There are a number of choices to consider when connecting sensors in the field to a network. Different networking technologies offer varying amounts of speed, throughput, range, resiliency, privacy and security. Additionally, the utility will need to consider how to pay for the data connection, whether it will be an upfront capital expense, a lower upfront cost with added maintenance, or a service. A utility needs to consider all of these factors when selecting the network technology for their sensor network. This article looks at these factors to consider the pros and cons of each choice of network type.
Given the relative novelty of Internet of Things (IoT) applications, there is not one solution that can fit all needs, instead technologies for network communications have been borrowed from other applications, resulting in a multitude of options with their own pros and cons. Therefore, selecting the right communication network is a trade-off exercise between technical and economical considerations, for each specific case.
2. Technical considerations
The latest advances in technology and reduction in price of sensing devices have catapulted their use for many applications. Miniaturization and their low power consumption allow their deployment at high scale, creating a stream of aggregated information that, once processed, can provide a complete picture of a whole site, not just the condition of a few assets.
2.1. Communication Technology
Traditionally, sensors in a substation are connected to a Remote Terminal Unit (RTU), that consolidates all signals and sends the data back to a SCADA system. The IEC 61850 standard requires that communication between the devices must be wired, so the preferred choice of media to communicate sensors with an RTU has been wired media (i.e. UTP, coaxial, fiber, etc.). For sensors used to gather critical information for substation automation, this is still the best approach given the maturity and robustness of wired technologies. However, using wired media works very well when only few sensors are used, it is impractical and incredibly costly for applications that involve the connection of tens to hundreds of sensors in the site .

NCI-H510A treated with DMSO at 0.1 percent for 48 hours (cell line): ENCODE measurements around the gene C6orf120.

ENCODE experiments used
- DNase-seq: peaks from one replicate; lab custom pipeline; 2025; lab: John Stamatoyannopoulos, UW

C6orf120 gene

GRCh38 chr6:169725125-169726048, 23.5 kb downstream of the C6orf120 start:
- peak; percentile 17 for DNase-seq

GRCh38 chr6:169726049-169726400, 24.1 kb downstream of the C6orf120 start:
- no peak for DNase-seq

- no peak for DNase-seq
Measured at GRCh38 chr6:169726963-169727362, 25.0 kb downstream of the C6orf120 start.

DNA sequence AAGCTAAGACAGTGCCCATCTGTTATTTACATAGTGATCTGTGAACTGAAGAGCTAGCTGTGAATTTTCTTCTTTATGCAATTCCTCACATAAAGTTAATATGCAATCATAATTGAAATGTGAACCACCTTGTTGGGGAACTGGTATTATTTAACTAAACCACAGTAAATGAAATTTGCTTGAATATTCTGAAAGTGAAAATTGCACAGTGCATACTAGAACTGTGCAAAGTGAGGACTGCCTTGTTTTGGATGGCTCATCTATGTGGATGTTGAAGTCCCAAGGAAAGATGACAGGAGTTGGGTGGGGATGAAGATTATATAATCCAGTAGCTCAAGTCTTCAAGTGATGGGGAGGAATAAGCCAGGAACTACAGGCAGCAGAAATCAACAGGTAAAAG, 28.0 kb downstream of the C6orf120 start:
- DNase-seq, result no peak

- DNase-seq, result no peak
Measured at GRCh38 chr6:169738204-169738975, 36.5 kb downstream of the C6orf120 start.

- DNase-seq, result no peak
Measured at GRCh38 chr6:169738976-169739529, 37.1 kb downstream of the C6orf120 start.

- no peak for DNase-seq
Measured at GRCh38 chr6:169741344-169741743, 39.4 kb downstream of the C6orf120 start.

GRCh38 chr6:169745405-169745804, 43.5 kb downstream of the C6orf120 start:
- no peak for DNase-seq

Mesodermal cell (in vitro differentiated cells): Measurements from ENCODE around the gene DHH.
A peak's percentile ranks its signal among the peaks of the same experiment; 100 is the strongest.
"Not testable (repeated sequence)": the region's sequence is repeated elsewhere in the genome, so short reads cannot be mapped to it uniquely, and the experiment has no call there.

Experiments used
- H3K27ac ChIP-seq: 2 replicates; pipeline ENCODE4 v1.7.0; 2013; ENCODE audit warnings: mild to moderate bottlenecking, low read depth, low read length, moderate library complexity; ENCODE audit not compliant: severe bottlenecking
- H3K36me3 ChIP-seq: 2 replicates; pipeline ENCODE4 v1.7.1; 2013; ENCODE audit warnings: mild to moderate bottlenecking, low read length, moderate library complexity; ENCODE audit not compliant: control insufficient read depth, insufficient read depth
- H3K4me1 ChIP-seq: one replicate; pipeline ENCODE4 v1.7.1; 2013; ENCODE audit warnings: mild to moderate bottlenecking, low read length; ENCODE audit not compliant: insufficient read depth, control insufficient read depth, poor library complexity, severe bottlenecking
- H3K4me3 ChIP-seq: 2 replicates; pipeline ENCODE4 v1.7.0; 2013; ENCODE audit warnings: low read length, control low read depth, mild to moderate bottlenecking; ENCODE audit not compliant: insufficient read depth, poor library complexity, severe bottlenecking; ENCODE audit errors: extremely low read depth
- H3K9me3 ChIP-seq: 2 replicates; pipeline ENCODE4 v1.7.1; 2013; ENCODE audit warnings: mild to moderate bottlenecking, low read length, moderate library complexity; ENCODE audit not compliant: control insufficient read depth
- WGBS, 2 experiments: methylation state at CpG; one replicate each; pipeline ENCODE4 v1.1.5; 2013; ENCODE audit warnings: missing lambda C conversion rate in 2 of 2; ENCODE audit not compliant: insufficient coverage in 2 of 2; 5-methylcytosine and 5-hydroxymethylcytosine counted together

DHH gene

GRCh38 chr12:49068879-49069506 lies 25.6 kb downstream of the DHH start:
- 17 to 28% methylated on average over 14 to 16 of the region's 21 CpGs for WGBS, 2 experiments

The previous arguments point to the fact that to fully unlock the potential of IoT, we must go beyond wired communication and consider the options available for wireless communication. Luckily, this is not a black-or-white decision, as a combination of both technologies can still be used, so the requirements of the IEC 61850 standard are met for those sensors that are highly critical, while deploying the sensors needed to monitor the whole site remains practical and within budget. The use of wireless communication adds more complexity to the design of an IoT system, as one must now decide which of the many available technologies is the proper one for a specific application. Table 1 summarizes the technical characteristics of the most common technologies used for IoT wireless networks .
Table 1. Comparing communication technologies for IoT application 
As Table 1 shows, each technology has different characteristics in terms of data rate, frequency, payload size, power consumption and range, so a good understanding of the application is fundamental to select the proper one. As an example, sensors reading physical measurements like voltage, current, temperature and humidity do not generate large amounts of data individually, (only a few bytes per measurement), and they are usually deployed in high quantities at a site, powered from batteries or solar panels; therefore, characteristics like data rate or payload size would not be as important as power consumption or range, to determine the right communication technology for the application. If we were to deploy sensors like these in a distribution substation, wireless communication technologies like Z-wave, 802.15.4 (Zigbee) or even Bluetooth Low Energy (BLE) would fit the requirements; however, on a different scenario where we were to deploy these sensors on towers along transmission lines, then technologies like LoRaWAN or Sigfox are more appropriate.
Another example would be the use of video or thermal imaging sensors. This type of sensor generates much more data than the previously considered sensors (approx. 500Kbps for video with VGA resolution), and the packet size of this data is much higher (>1KB). At the same time, the number of this type of sensor deployed in a site rarely goes above a ten and are usually located on the perimeter of the switchyard, which makes it easier to power them from conventional sources. Therefore, characteristics like data rate and payload are extremely important, while low power consumption and range might go to a second level. In this case using WiFi would be the proper choice of wireless communication if the sensors are deployed in a substation, while cellular would be better for installations that require long range.
There is no rule establishing a limit on the different technologies that can be used in a site. In fact, many applications would require a combination of technologies (e.g. PLC (wired), Zigbee and WiFi), as the requirements of the deployed sensors often diverge. However, it is important to keep in mind that the complexity of the system increases considerably when this is done, because new devices are needed to consolidate the signals from sensors using different technologies. In this case, a trade-off between complexity and costs must be done.